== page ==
March 26, 2009 Posted by | Leadership Lessons | , , , , | 1 Comment

A Remarkable Journey – Strom Thurmond

This article was written in December of 2006 following the death of U.S. Senator Strom Thurmond.


Last month two significant events occurred which had a profound impact on Americans and southerners in particular.  One was a dramatic Supreme Court decision ruling that racial preferences can be used for undergraduate and law school admissions.  Just a few days after the Supreme Court decision, in the little South Carolina town of Edgefield, a political giant slipped away.  Strom Thurmond left a huge footprint on American politics.  The only write-in Senate candidate ever elected, Thurmond transformed the political landscape of the south.


Thurmond supporters cannot defend the segregationist views of his past.  In 1957, he led a 24-hour filibuster on a civil rights bill that still ranks as the longest speech ever on the senate floor.  However, this same Senator abandoned his separatist rhetoric and in 1983 voted to make Martin Luther King Jr.’s birthday a national holiday.  In 1987, when the government was considering defunding the Martin Luther King Jr. Commission, King’s widow called on Senator Thurmond.  An hour later the Senator had preserved the commission and had doubled its funding.


I met the Senator while I was president of the South Carolina Jaycees. Jaycee chapters organize many of South Carolina’s parades and festivals and the two of us found ourselves in outdoor events across the state.  Two years later, while President of the United States Junior Chamber, our organization was holding a Governmental Affairs program in Washington, DC.  A member of my staff called Senator Thurmond’s office to inquire whether he could coordinate a tour of the capitol for the fifty state Jaycee Presidents and my Executive Committee.  The staff member said they would check and call back.  In a few minutes, my secretary informed me Senator Strom Thurmond was on the phone.  The Senator said it would be an honor to lead the tour himself.  For nearly two hours, my state Senator took our group on a journey through time.  A journey he had made through his years of service to our state and country.strom00011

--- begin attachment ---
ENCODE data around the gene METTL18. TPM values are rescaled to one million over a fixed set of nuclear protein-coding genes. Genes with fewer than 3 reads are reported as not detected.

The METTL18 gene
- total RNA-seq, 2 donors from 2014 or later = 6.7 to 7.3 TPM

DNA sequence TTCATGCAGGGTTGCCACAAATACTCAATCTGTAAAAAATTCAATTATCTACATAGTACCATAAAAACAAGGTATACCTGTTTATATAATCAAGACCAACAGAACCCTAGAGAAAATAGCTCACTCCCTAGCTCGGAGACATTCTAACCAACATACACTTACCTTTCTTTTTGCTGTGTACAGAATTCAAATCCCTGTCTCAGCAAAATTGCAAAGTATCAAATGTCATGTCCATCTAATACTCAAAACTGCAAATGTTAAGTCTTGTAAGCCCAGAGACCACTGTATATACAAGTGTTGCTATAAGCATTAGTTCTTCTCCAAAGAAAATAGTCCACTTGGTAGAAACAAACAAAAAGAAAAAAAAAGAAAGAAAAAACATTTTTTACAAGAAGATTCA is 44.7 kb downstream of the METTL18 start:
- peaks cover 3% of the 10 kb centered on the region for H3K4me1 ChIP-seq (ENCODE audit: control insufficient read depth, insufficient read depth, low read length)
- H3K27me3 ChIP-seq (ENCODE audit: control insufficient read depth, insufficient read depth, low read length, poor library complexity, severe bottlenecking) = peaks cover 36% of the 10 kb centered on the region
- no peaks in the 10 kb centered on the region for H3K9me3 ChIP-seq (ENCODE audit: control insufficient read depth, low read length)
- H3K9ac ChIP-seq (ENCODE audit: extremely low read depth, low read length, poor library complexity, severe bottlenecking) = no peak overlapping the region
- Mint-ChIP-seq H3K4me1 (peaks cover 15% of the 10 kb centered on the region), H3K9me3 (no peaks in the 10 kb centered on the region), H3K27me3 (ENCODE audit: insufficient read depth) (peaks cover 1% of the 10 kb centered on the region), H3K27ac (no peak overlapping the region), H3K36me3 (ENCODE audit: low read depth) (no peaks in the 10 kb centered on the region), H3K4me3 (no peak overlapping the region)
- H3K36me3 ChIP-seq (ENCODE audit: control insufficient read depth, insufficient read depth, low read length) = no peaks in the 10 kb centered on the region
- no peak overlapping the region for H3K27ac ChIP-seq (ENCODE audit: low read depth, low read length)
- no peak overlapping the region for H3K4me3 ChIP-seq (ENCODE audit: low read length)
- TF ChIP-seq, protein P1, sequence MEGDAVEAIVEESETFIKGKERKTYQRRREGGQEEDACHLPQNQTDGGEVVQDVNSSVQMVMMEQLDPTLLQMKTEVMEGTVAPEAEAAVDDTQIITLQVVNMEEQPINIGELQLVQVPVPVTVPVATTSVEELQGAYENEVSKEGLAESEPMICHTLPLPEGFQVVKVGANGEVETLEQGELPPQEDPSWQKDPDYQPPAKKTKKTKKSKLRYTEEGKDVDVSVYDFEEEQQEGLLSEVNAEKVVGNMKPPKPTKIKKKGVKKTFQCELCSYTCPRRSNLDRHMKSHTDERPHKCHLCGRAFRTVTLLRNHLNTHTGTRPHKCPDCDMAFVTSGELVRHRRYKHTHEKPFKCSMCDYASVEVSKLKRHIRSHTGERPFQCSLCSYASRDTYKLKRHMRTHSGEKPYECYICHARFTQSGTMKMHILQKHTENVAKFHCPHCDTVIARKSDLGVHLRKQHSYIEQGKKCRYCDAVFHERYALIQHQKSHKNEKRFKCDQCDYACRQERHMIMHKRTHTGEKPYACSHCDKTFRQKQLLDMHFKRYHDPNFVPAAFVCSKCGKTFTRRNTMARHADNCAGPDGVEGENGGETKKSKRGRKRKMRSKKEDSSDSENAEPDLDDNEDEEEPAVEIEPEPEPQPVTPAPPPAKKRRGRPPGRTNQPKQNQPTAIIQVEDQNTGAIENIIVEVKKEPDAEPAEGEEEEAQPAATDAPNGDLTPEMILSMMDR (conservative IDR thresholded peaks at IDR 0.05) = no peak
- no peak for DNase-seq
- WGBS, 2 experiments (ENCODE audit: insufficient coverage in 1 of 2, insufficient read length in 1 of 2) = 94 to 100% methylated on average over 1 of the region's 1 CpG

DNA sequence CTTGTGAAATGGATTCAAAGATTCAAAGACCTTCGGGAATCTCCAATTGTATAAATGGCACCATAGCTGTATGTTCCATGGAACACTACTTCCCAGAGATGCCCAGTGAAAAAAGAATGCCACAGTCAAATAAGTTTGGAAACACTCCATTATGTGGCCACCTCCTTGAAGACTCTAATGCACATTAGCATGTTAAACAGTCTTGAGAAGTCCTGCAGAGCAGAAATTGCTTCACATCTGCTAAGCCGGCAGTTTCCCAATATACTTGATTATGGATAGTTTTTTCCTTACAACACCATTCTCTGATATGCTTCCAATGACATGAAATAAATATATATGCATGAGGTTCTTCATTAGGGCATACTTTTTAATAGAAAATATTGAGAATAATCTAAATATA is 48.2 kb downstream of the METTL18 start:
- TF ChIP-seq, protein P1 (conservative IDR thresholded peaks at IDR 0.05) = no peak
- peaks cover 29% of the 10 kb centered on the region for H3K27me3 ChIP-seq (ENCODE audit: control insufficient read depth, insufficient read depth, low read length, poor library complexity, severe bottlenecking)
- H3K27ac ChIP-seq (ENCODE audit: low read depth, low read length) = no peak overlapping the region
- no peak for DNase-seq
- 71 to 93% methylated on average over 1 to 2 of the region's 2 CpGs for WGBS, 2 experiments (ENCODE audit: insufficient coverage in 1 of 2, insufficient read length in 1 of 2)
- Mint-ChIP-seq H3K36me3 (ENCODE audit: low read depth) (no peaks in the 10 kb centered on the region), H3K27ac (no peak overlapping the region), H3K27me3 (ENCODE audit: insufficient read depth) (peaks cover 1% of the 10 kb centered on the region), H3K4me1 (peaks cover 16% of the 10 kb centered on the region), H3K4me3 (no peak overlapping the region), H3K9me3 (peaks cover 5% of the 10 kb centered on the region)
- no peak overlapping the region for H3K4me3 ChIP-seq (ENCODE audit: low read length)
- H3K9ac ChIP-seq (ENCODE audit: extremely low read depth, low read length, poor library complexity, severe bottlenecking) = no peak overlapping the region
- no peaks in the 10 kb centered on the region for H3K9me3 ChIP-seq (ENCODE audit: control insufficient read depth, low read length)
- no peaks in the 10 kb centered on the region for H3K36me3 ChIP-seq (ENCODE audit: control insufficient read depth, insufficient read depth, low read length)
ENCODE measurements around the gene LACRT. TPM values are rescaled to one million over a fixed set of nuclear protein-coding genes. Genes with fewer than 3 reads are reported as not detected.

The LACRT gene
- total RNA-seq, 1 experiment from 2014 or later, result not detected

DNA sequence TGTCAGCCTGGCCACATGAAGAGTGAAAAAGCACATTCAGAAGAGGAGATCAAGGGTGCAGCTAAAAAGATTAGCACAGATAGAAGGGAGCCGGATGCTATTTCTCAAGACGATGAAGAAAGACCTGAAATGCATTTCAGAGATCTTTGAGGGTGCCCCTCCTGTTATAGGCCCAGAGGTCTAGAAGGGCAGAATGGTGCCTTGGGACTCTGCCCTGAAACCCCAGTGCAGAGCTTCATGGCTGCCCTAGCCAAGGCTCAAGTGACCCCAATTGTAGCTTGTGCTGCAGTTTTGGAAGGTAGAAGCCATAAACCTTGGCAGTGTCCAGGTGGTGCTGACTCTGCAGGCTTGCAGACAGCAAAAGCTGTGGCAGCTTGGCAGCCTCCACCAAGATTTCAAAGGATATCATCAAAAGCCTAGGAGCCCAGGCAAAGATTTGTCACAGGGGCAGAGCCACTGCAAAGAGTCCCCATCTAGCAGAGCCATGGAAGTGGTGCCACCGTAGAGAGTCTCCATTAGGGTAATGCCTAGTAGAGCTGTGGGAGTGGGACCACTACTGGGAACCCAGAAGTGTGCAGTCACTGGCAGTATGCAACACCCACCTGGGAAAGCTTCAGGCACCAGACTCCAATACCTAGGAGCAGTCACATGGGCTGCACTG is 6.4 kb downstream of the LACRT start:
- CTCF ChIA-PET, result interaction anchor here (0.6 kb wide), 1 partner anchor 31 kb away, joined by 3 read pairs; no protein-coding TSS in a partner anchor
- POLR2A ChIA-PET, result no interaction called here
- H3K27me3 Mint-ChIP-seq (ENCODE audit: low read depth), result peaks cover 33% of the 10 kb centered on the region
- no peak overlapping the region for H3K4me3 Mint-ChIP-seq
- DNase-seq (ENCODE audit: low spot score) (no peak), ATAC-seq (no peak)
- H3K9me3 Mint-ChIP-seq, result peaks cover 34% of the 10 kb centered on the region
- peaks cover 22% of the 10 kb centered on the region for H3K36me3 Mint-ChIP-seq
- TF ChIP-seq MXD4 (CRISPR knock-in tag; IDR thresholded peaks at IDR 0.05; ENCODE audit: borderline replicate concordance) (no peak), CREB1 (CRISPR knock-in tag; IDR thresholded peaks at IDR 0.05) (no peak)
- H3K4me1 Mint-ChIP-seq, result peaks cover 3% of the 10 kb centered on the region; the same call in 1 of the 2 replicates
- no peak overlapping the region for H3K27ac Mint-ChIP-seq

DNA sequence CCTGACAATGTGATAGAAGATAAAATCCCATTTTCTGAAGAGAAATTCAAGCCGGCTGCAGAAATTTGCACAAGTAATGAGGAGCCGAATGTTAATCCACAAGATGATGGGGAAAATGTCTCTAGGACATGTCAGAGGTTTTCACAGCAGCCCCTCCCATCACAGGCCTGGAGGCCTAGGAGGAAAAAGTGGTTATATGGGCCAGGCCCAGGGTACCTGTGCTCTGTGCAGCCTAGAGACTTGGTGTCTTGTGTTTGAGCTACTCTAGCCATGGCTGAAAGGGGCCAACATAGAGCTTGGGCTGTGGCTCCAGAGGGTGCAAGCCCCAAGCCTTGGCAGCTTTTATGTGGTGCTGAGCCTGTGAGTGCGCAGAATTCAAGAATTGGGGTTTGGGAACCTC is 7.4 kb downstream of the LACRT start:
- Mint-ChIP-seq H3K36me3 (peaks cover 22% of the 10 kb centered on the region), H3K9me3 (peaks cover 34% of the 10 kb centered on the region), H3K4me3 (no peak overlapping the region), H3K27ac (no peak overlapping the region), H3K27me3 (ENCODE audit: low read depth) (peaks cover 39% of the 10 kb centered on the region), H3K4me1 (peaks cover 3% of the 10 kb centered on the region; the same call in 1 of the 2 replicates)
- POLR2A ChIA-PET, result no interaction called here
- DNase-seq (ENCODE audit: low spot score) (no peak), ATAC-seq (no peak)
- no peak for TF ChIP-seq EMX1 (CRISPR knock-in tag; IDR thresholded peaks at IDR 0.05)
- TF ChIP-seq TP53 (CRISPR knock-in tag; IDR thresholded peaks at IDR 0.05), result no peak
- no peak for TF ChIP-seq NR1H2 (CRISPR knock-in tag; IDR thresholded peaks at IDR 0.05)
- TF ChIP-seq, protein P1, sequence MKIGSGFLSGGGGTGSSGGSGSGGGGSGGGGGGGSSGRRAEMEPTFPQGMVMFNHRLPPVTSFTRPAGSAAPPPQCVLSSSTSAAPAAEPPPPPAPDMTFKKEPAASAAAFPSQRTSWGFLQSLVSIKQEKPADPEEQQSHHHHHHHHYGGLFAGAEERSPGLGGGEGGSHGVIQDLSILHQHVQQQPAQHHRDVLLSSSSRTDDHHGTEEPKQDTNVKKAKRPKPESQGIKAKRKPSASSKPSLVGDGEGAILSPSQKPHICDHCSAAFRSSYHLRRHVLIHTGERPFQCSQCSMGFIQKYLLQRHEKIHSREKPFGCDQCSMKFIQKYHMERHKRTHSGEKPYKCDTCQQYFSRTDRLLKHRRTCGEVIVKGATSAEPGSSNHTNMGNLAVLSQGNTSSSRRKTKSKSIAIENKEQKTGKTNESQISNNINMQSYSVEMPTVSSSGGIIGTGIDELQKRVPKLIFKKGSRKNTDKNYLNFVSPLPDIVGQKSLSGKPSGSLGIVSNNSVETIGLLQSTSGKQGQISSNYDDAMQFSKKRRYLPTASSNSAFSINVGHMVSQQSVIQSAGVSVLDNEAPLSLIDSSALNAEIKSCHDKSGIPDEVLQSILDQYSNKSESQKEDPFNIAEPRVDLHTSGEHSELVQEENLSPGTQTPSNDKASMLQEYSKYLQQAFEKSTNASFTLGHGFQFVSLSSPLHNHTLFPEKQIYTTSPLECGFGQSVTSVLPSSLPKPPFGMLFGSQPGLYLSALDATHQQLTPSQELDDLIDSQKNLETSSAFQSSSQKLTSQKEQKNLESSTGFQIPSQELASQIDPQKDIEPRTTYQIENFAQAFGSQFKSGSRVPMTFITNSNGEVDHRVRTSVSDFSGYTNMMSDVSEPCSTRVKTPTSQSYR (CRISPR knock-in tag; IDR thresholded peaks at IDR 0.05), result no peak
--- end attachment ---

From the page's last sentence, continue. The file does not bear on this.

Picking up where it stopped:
By now it is quite evident the pride I have of the elder statesman of my native state.  Could he have done more for civil rights when he had the opportunity?  Yes.  Could he have said, “I’m sorry for my earlier views?”  Absolutely.  But when many politicians let their words speak for their intentions, Thurmond’s actions spoke louder than the words.

Race is still used in hiring and admissions.  People of all colors practice it when they choose where to shop, where to dine,  and where to vacation.  Strom Thurmond spent seven decades in politics and while he could have done more for civil rights, he changed the way people felt about each other.  Some day because of leaders like Strom Thurmond and Martin Luther King, Jr. we will realize it’s not enough to be equal in the eyes of the law, we must be equal in the eyes of each other.  Let’s hope that day is soon.

March 26, 2009 Posted by | Politics | , , , , | Leave a comment